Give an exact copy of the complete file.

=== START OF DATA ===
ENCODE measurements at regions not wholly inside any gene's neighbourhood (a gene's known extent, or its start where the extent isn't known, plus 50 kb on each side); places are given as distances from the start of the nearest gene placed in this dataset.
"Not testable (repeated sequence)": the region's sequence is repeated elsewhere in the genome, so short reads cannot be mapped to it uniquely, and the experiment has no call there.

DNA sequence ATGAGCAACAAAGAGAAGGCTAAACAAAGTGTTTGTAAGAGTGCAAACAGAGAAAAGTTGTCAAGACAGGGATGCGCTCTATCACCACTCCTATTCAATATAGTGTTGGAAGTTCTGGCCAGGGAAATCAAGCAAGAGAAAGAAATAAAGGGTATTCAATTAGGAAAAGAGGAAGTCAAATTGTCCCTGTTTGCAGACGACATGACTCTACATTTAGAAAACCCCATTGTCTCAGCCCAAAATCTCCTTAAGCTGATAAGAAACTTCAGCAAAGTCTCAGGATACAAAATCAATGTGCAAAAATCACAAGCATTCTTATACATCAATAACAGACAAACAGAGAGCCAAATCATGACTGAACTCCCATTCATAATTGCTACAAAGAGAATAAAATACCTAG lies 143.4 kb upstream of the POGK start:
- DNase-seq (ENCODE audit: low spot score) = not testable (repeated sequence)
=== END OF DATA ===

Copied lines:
ENCODE measurements at regions not wholly inside any gene's neighbourhood (a gene's known extent, or its start where the extent isn't known, plus 50 kb on each side); places are given as distances from the start of the nearest gene placed in this dataset.
"Not testable (repeated sequence)": the region's sequence is repeated elsewhere in the genome, so short reads cannot be mapped to it uniquely, and the experiment has no call there.

DNA sequence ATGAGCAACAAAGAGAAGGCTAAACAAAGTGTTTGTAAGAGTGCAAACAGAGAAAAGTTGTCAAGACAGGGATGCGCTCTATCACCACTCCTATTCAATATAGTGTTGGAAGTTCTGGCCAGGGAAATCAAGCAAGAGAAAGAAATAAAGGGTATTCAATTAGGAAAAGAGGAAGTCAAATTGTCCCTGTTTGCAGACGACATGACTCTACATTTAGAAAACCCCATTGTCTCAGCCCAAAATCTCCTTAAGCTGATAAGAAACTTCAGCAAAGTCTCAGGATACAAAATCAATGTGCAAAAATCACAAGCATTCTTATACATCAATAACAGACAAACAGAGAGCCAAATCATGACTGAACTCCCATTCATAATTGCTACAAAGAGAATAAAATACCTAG lies 143.4 kb upstream of the POGK start:
- DNase-seq (ENCODE audit: low spot score) = not testable (repeated sequence)